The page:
• Histogram- shows the frequency of occurrence of the YUV or RGB channels
  • Waveform- plots the brightness of the video signal, with color-coded demarcations for “legal limits” or “broadcast range”
  • Line Select- allows users to select one line of video to display as a waveform
  • Extract Planes- removes the chroma data from the video, presenting something akin to histogram goggles
  • Bit Plane- allows users to see the underlying structural patterns of YUV encoding methods
  • Value/Saturation Highlight- allows users to specify ranges of YUV values, highlighting pixels that fall within or outside these zones
  • Chroma Adjust- allows users to adjust the hue and saturation levels of a video signal
  • Color Matrix- allows users to play back the video in various color spaces, visualizing the subtle yet significant differences between BT.601, BT. 709, SMPTE240M, and FCC
  • Field Difference presents deviations between fields of video
  • Temporal Difference- presents deviations between frames of video
  • Broadcast Range Pixels/Broadcast Illegal Focus- offer visualizations of pixels within/outside broadcast range
  • Vertical Line Repetition- highlights repetitive lines of video data
  • Frame Tile- offers a “tiled” mosaic of successive frames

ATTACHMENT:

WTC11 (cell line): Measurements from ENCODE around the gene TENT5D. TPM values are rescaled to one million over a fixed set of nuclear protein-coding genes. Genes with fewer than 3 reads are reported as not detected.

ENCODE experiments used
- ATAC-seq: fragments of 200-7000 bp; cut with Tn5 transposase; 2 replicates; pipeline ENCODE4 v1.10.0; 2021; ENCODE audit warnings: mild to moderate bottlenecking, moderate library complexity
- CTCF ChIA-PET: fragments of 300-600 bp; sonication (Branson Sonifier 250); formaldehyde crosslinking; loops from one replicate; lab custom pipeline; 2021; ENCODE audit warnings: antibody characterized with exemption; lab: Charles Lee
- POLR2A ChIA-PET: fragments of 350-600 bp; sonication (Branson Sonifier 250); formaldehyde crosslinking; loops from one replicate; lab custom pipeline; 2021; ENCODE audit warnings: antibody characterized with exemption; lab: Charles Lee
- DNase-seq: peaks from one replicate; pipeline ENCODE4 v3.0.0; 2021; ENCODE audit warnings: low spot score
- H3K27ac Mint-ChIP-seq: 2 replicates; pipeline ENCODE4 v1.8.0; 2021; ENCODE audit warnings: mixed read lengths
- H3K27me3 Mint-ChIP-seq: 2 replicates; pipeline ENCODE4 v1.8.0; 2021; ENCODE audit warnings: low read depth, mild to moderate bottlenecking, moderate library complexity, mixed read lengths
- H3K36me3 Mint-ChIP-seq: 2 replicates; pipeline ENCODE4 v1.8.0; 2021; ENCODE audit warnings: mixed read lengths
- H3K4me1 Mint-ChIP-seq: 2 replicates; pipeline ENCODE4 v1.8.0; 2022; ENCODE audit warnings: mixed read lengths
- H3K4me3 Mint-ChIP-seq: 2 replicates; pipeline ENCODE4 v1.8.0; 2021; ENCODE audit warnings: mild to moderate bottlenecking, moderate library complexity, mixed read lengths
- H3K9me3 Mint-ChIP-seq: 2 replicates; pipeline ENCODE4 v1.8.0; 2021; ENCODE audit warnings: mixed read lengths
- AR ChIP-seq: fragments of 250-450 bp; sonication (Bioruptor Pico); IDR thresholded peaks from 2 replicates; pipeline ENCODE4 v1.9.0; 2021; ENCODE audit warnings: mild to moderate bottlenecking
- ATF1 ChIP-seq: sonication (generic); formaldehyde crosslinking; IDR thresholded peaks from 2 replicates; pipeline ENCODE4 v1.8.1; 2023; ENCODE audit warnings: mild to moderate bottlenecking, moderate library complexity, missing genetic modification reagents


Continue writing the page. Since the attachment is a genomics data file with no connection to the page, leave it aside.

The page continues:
• Zoom- allows users to zoom to a particular point in an image on the X and Y coordinates
Fig. 7. The QCTools Playback Window, “Normal” view of a color-imbalanced video on the left; “Chroma Adjust” view on the right, with moderate chroma desaturation

Though focused on in-the-moment analysis, the playback window can also serve a documentation and communication function. As Peter Oleksik, Assistant Media Conservator at The Museum of Modern Art (MoMA), describes:

The filtering capabilities of the software are where media conservation sees the greatest benefit to our current documentation process. Using the various filters in QCTools that allow for multiple views of a video signal, errors or aberrations in the video can be accurately reported in our conservation reports alongside screen shots of the actual errors. In addition, these filters allow one to zero in on the specifics of an error, which will allow better communication with vendors to pinpoint and correct poor transfers. (2014)